11 Chapters
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5 Responsibility for Others and the Discourse of Rights

Michael L. Morgan Indiana University Press ePub

As I have shown, one of the roles played by the quasi-transcendental or structural relationship that Levinas calls the face-to-face and later calls the self’s infinite responsibility to and for each and every other person is the role of the ground of social and political critique. That is, societies, institutions, political policies, and legal systems can (and should) all be judged in terms of how adequately or how inadequately they promote and permit this responsibility (generosity toward and care) for others. Moreover, since infinite responsibility is characteristic of all human social relationships and relations and since “substitution” is the core of our selfhood, critique can be understood to be the evaluation of all of our experience in terms of what is fundamental and normatively salient about the human condition itself. Critique is about being true to oneself. In the language of Foucault, care for the other and care of oneself go hand in hand.1

Levinas emphasizes throughout his career that for him subjectivity is characterized by its initial and primary passivity, and our social relationships are grounded in heteronomy or an other-determined asymmetry. All of this is intended to distinguish Levinas’s understanding of our existence from those like Descartes to Kant, Fichte, Nietzsche, Heidegger, and beyond, on the one hand, and others such as Spinoza, Hegel, Foucault, and the French structuralists, on the other. This is one way of setting out the background for Levinas’s very unusual approach to ethics, morality, and politics. Another would be to contrast him with any form of materialism or naturalism, in which human agency is interpreted as a complex form of natural responsiveness to physical and basically causal conditions. In any case, the result of Levinas’s conviction that his conception of selfhood or agency is distinctive as normative and founded on an external demand is that his conception of how our lives are socially and politically organized must differ as well. And this difference will have implications for the precise way in which his ethical critique of politics will be realized.

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7 Teaching Prophetic Politics: Ethics and Politics in Levinas’s Talmudic Lessons

Michael L. Morgan Indiana University Press ePub

Levinas’s published writings include books, collections of essays and articles, interviews, and Talmudic lessons. Generally speaking, the best places to look for Levinas’s comments on concrete and particular situations in which ethics and politics encounter one another are his many published interviews and his twenty-four published Talmudic lessons.1 In the interviews Levinas speaks directly to an interviewer and responds to his or her questions; the informality of the setting often elicits from him examples, illustrations, and textual references and comments that are very helpful for understanding the themes of his thinking. In the Talmudic lessons Levinas selected texts to discuss that were chosen precisely because they expressed themes that Levinas associated with the announced topic of the colloquium for that given year. Often—although not always—in the course of the lesson, he refers to contemporary events or widely publicized incidents that contributed to the choice of that year’s topic. Also, the texts themselves typically include stories or legal discussions concerning particular types of conduct. Hence, both the setting for these lessons and their Talmudic focus move Levinas to make comments that, relative to the bulk of his writings, are quite concrete and particular.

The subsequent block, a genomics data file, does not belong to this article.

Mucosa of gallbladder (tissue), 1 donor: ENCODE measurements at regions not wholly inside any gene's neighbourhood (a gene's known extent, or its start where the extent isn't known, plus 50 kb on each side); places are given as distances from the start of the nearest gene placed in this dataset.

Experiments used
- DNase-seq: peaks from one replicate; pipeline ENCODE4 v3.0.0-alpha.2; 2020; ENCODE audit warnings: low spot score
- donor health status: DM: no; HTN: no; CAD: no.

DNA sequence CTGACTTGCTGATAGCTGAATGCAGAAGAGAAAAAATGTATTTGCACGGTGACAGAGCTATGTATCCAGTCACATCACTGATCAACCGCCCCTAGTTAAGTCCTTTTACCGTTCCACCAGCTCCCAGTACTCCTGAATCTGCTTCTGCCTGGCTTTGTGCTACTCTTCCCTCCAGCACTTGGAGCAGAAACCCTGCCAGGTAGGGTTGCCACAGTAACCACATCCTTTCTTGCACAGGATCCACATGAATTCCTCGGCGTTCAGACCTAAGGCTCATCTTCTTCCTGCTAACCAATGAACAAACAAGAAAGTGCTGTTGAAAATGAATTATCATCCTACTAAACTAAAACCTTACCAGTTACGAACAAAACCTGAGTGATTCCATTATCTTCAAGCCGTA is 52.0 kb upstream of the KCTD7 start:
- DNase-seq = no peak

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3 The Third Party: Transcendental Ethics and Realistic Politics

Michael L. Morgan Indiana University Press ePub

Suppose we take the human condition primarily to involve the self or subject, on the one hand, and the world, on the other. The philosophical project of articulating the structure of human experience would be the characterization of all the ways in which self and world are related and interrelated. If so, then there are surely going to be relations that account for the way the self is related to nonhuman constituents of the world—from sense perception, observation and analysis, belief, and knowledge to desire, various modes of appetite and aversion, and so forth. And there will also be a host of relations such as the physical ones (e.g., the subject is far from the object, near the object, to the left or right of it) and social and economic ones (e.g., the subject is the owner of the object, is the occupant of the object, is using the object, has just paid for the object). With regard to human beings in the world, too, there will be a complex set of relations and relationships—momentary or briefly continuing relations, such as the subject’s being angry with another subject, and ongoing relationships, such as the subject’s being the father or mother of the other subject or the teacher of the subject. Let us take Levinas to be aware of all of this and to include it within the broad domain of human experience, which he would take Heidegger to have called the being of Dasein, and we might call the domain of ordinary, everyday human existence. Levinas’s distinctive claim is that an account of all of these aspects or dimensions of human relatedness to the world is by and large what we think of as our existence as natural beings, but it is incomplete and inadequate to characterize the totality of human experience. Something significant is here omitted, and it is what broadly we might call, after Wilfrid Sellars, the “space of reasons” or what we might refer to as the dimension of evaluative normativity, especially moral normativity. In Otherwise Than Being, with special reference to language, Levinas calls the former aspects of our natural existence “the Said,” and he calls the dimension or aspect that brings with it or introduces into human existence this evaluative normativity and especially moral normativity “the Saying.” The latter, of course, is the descendant of the face-to-face of Levinas’s earlier writings, and it is what he has called the relation with “transcendence” and “enigma” and the relation with the infinite, the face, and so much else.1